CPSC 768

Scalable and Private Graph Algorithms
Instructor email: quanquan DOT liu AT yale DOT edu

Course Info

Instructor: Quanquan Liu
Meeting times: MW 11:30am - 12:50pm

Course Description:

NEW: Open problem session survey: survey.

What techniques can we use to deal with modern real-world data with billions of data points? How do we account for strong adversaries that violate the privacy of users providing this data? This course will provide you with the knowledge to tackle research questions in these domains. We will propose answers and techniques to these broad questions from an algorithmic standpoint, presenting foundational topics such as:
  • The parallel, distributed, and streaming models and algorithmic techniques commonly used within these models
  • Differential privacy and mechanisms for private data analysis
  • Implementation techniques, tools, and examples that demonstrate the practicality of these algorithms in real-world systems
This course focuses on advanced topics in practical graph algorithms with provable guarantees beyond the sequential model used in most introductory algorithms classes. Specific topics include local graph techniques for problems such as maximal matching, independent set, k-core decomposition, densest subgraphs, and coloring as well as global techniques for problems like connectivity, shortest paths, and spanners. Introductory lectures will also feature techniques used beyond graph algorithms. Students are asked to read and present influential recent research papers on these topics. Papers come from prominent CS theory conferences such as STOC, FOCS, SODA as well as database and data mining conferences like VLDB, PODS, and WWW. In addition to these presentations, students also work on a final project which may be theoretical or implementation-based. The course will also feature voluntary open problem sections where we discuss (known) practice and research questions related to the topics in this course in a collaborative group setting.

Tentative Schedule and Notes/Presentations

This is a very rough plan of the topics covered in this course; subject to (and likely will) change, specifically, student presentations can be shifted to other lecture dates by request.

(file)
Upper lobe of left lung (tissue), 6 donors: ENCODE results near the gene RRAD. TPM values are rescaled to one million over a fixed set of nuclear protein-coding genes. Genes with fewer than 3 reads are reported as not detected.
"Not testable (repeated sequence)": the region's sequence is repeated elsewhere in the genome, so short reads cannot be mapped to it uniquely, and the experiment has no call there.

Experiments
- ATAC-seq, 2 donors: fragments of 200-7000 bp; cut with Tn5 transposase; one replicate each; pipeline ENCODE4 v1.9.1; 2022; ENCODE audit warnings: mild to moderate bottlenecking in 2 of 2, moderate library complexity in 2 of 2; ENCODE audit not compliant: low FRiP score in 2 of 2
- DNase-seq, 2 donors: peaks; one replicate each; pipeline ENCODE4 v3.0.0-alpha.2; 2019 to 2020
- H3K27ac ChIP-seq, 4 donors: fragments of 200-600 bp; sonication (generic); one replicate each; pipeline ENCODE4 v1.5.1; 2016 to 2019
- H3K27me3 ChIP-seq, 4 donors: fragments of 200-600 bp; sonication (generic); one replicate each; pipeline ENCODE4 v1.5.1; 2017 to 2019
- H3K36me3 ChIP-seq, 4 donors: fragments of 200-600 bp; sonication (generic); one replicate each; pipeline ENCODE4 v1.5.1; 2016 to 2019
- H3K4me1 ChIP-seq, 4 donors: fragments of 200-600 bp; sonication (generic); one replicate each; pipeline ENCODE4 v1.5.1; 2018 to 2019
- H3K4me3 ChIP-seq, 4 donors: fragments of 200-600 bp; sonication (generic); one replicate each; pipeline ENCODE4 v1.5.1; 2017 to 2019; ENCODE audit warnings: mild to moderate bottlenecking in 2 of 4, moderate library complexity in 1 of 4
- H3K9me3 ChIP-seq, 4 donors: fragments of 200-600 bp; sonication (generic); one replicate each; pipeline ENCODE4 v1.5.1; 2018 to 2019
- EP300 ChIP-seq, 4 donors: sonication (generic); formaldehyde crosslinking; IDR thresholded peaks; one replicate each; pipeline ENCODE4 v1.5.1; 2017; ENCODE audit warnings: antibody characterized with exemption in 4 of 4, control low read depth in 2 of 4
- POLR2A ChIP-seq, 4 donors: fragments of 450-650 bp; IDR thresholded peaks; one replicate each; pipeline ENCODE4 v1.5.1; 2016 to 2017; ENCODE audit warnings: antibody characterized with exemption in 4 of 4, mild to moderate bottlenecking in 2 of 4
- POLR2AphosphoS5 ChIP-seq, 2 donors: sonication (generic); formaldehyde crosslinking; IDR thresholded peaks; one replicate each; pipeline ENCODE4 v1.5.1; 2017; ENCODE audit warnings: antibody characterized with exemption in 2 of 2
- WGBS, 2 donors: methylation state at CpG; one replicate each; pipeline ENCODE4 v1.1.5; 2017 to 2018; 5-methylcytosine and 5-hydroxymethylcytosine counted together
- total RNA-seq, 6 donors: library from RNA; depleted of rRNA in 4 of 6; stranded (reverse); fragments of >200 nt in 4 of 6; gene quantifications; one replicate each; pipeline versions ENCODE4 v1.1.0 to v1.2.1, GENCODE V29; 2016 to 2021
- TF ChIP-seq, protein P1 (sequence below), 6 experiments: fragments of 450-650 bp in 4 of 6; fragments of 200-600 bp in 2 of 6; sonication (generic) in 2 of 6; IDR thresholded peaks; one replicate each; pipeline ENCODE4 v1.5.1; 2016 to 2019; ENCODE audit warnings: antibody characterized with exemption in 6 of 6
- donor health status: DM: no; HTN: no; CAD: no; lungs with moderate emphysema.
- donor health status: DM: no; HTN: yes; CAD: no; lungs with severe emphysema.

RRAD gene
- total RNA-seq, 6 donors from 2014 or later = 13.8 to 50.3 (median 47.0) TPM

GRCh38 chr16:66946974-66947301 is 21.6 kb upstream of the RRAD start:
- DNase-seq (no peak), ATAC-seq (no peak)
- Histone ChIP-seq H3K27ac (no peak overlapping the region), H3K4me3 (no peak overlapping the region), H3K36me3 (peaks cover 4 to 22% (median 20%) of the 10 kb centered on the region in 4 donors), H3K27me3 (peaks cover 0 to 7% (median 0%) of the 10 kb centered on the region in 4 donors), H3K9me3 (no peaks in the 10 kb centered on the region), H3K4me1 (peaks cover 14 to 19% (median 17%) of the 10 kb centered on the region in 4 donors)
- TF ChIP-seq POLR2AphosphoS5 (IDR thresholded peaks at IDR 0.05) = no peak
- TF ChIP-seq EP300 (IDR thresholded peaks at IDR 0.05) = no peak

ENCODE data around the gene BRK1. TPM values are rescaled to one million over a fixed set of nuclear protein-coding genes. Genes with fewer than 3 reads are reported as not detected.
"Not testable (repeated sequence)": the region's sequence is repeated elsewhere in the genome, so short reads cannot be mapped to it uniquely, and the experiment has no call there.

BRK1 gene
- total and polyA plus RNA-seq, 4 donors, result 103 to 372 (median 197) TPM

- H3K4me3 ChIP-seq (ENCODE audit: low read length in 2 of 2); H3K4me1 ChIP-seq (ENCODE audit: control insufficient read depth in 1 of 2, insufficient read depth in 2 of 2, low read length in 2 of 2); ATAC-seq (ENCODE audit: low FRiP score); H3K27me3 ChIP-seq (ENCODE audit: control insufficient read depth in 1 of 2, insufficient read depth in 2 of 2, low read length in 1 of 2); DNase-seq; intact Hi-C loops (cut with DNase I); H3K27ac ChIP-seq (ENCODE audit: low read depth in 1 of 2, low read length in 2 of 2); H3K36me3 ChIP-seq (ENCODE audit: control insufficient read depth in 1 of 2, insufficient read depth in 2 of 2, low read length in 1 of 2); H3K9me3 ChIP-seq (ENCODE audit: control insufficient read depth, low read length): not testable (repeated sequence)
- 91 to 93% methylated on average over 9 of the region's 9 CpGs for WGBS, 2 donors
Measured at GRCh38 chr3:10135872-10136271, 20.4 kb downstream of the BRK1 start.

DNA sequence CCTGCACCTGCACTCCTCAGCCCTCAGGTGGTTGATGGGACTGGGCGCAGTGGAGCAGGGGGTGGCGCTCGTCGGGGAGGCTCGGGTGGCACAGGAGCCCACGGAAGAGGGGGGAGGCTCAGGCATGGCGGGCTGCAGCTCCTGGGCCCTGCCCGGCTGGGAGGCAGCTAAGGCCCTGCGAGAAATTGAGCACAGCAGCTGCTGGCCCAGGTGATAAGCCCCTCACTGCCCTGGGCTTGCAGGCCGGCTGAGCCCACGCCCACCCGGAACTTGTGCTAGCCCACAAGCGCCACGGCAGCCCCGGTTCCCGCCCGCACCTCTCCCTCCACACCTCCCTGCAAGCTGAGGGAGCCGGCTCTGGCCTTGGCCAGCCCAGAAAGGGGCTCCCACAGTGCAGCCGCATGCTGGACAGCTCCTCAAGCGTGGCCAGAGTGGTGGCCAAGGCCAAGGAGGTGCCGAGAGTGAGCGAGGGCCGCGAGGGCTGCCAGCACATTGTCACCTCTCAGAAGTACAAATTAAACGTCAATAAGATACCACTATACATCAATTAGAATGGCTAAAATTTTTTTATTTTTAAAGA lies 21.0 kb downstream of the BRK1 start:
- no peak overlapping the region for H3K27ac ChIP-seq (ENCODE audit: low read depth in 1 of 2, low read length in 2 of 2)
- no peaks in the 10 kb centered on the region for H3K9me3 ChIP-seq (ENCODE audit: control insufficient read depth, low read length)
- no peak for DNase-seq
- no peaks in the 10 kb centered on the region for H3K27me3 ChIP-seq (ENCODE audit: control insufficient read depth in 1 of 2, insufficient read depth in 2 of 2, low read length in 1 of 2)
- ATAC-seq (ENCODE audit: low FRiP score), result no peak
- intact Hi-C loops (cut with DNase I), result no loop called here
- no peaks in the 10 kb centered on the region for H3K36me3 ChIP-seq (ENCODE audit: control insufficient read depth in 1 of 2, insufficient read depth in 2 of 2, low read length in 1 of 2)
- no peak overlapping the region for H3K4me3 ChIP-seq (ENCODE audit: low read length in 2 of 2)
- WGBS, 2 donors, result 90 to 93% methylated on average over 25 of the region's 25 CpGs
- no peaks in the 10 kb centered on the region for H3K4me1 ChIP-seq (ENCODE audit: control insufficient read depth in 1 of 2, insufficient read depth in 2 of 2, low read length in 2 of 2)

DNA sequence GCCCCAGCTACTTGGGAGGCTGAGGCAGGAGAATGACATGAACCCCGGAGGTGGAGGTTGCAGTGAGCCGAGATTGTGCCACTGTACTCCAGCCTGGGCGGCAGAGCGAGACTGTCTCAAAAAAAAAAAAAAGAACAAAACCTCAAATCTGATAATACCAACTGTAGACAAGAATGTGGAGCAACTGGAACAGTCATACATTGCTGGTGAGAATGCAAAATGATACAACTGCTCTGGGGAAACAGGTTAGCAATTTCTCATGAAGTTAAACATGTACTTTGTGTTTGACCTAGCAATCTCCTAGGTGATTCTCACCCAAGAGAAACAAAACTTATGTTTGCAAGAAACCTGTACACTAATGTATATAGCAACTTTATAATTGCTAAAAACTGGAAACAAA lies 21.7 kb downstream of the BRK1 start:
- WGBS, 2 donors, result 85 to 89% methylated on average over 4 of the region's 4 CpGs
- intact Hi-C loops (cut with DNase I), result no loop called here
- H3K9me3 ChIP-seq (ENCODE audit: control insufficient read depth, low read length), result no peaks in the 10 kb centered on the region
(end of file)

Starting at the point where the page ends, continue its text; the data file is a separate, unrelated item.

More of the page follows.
• Jan 17: Overview of Class and Logistics; Introduction to Parallel, Distributed, Streaming, and Privacy Models; Median Trick
  • [Slides (Open Problem Session Survey)]
  • Jan 19 (Monday Schedule): Median Trick (continued) [Lecture 1 and 2 Notes]
  • Jan 22: Local Sublinear/Parallel/Distributed Graph Algorithms [Lecture 3 Notes][PowerPoint]
  • Jan 24: Local Sublinear/Parallel/Distributed Graph Algorithms [Lecture 4]
  • Jan 29: Sublinear Average Degree [Lecture 5][PowerPoint]
  • Jan 31: Streaming Maximum Matching [Lecture 6][PowerPoint]
  • Feb 5: Streaming Maximum Matching [see Lecture 6 notes]
  • Feb 7: Streaming Maximum Matching[Lecture 8]
  • Feb 12: Introduction to Differential Privacy [Lecture 9 and 10]
  • Feb 14: Private Graph Algorithms: Part 1 [See Lecture 9 notes]
  • Feb 19: Private Graph Algorithms: Part 2 [Lecture 11 and 12]
  • Feb 21: Private Graph Algorithms: Part 3 [See Lecture 11 notes]
  • Feb 26: More Differential Privacy Mechanisms and Tools: Part 1 [Lecture 13 and 14]
  • Feb 29: More Differential Privacy Mechanisms and Tools: Part 2 and MWU (start)
  • March 4: Multiplicative Weight Updates: Part 1 [Lecture 15]
  • March 6: Multiplicative Weight Updates: Part 2 [Lecture 16 and 17]
  • March 25: Multiplicative Weight Updates: Part 3
  • March 27: Multiplicative Weight Updates: Part 4 [Lecture 18]
  • April 1: Differentially Private Laplacian Sparsification
  • April 3: Dynamic Graph Algorithms [Lecture 20]
  • April 8: Hitting Sets
  • April 10: Parallel Graph Algorithms [Lecture 22]
  • April 15: Algorithms Engineering: Theory in Practice [Lecture 23]
  • April 17: Distributed Graph Algorithms [Lecture 24]
  • April 22: Learning-Augmented Graph Algorithms [Lecture 25]
  • April 24: Final Project Presentations

Other Courses

A list of courses on subjects covered in this class.